Electric eel: This creature will be just fine.  As long as it is alert, its 600+ volt charge will enable it to capture prey & repel enemies.

Bull shark: Will feast on smaller aquatic animals, but will have trouble with large crocodilians.  Should be OK.

Komodo dragon: Like the Galapagos tortoise, will face predators that it's not equipped to defend against.  Won't have a good chance to survive.

Jackal: Same as with the fox.

Raccoon: Will be OK if alert & near trees.

River otter: Should be OK within a water source with its great agility, but will need to be wary of crocodilians, bull sharks, & anacondas.  Any long walks on land will be hazardous.

Piranha: Will be able to adapt well.  Can eat a variety of prey, and dangers will include electric eels & otters.

Harpy eagle: Will have success on this island.  Nests may be vulnerable at times, but adults will have a variety of prey items to choose from.

Golden eagle: Same as with harpy eagle, harpy eagle may be a threat if habitats overlap.  Will eat carrion.

Bald eagle: Same as with golden eagle; harpy eagle may be a threat if habitats overlap.

Hippopotamus: Will be successful near rivers.  Will only have serious threats when venturing out on land (primarily from big cats).

Capybara: Will face problems from introduced canid packs & large felids.  Usual threats will still be present (anaconda, caiman, jaguar).

gorilla vs anaconda: The gorilla will typically weigh more than the anaconda (around 15%), but a parity battle would be possible on some occasions.  Anacondas are great ambush predators, but don't fare well on land face-to-face against other large animals (due to poor mobility & stamina) without the use of a surprise attack. Gorillas have a natural fear of snakes, but let's assume this conflict is one of mutual necessity.  On land, without an ambush, the gorilla would have a good chance of crushing the snake's comparatively delicate head and would be strong enough to keep the anaconda from gaining too much headway with its coils.  With an ambush, it would depend on how fast the snake could apply the coils before the gorilla began to violently fight back.  If the coils don't work themselves around the ape's body in a short amount of time, the ensuing struggle will tire the reptile.  If the ambush is ideal and the snake wraps a couple of times or more around the gorilla's body, the gorilla is in trouble.  If the gorilla remained calm and systematically & correctly pulled at the coils to effect his release, I think it would be strong enough to do so (unless the coiling process was complete and the squeezing had begun).  The problem is whether or not the gorilla will know how to do this correctly in its panic-induced state. For example, if it grabs a coil that latched on left-to-right and starts pulling to the right, he will not be using force in the correct direction to obtain freedom.  It's all about what he will know to do.  As long as he's not coiled tight enough to began affecting his body functions, he has the physical ability to free himself.  It's doubtful, however, that he has the know-how to free himself.  In shallow water the anaconda can move more freely and won't tire as quickly.  The same rules apply here as on land; face-to-face the gorilla can subdue the snake before it gains ground, and an ambush would depend on the positioning and how advanced it got.  The gorilla's chances decrease here, however, as apes don't do well in water.  Edge to gorilla on land (assuming it doesn't panic); anaconda wins if water is involved (in deep water the gorilla is toast).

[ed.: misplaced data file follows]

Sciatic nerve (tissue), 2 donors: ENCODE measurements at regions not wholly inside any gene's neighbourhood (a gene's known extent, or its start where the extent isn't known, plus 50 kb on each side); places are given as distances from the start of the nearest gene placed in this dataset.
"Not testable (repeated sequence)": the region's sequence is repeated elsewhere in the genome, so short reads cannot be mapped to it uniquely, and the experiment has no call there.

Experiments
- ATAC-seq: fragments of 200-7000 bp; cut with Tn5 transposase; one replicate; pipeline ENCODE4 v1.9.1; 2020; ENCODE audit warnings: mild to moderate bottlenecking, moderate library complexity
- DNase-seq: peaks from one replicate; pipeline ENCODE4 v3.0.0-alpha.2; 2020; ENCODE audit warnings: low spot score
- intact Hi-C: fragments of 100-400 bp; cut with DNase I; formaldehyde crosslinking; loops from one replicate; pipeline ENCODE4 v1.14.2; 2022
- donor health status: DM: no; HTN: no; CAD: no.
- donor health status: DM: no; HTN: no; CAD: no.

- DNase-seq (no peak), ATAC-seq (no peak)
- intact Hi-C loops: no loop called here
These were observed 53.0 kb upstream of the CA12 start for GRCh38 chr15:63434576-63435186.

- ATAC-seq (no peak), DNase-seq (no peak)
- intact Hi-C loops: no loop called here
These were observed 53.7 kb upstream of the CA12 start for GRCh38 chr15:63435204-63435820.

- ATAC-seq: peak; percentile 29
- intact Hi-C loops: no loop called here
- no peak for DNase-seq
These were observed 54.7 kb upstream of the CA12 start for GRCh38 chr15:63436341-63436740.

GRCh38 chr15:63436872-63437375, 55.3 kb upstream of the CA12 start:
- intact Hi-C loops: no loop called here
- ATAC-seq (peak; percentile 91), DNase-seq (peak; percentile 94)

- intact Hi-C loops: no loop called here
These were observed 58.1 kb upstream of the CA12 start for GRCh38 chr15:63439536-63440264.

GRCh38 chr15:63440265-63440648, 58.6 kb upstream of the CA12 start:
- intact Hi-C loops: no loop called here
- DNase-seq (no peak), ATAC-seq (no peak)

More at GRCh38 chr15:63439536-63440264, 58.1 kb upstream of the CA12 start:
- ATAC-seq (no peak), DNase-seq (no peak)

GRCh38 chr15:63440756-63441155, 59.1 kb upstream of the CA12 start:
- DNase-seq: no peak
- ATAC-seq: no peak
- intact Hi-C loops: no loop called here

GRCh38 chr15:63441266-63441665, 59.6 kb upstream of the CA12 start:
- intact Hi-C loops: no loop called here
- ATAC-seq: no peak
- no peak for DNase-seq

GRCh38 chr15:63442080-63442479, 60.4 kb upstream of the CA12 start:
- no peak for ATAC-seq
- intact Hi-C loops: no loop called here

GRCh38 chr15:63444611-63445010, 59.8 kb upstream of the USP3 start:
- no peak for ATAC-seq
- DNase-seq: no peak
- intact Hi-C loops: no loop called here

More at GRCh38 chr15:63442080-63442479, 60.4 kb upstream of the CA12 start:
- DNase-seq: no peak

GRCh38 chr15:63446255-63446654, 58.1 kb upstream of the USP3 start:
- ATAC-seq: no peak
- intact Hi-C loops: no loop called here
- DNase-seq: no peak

komodo dragon vs king cobra: The komodo dragon will weigh several times more than the king cobra, but the size won't be as relevant as the weaponry each animal possesses.  The king cobra's venom isn't as potent as some venomous snakes that exist, but the huge amount of venom the cobra can inject (2nd largest venom yield after the gaboon viper) is what makes this snake so lethal.  It can inject enough venom to dispatch a bull elephant, so it's reasonable to assume the effect a bite would have on a komodo dragon weighing 1/80th as much wouldn't be good.  The komodo dragon has a mouth full of razor-sharp teeth (1" in length but somewhat buried in the gumline) and would easily be able to kill the cobra within seconds of contact with it by tearing it apart.  However, the fate of the komodo would depend on whether or not the king cobra was able to land a counter-bite as soon as the lizard latched onto it.  The chances of the komodo dragon escaping envenomation aren't good, and unless is has a level of immunity that hasn't been made known, it will be in trouble soon after defeating the snake.  Most animals that live with the king cobra wisely give it a wide berth (including elephants & lions), but the komodo dragon, having never seen one, will likely charge right on in for what it perceives to be an easy meal.  Therefore, the komodo dragon will easily win this battle, but will probably succumb to the effects of the cobra's venom afterwards.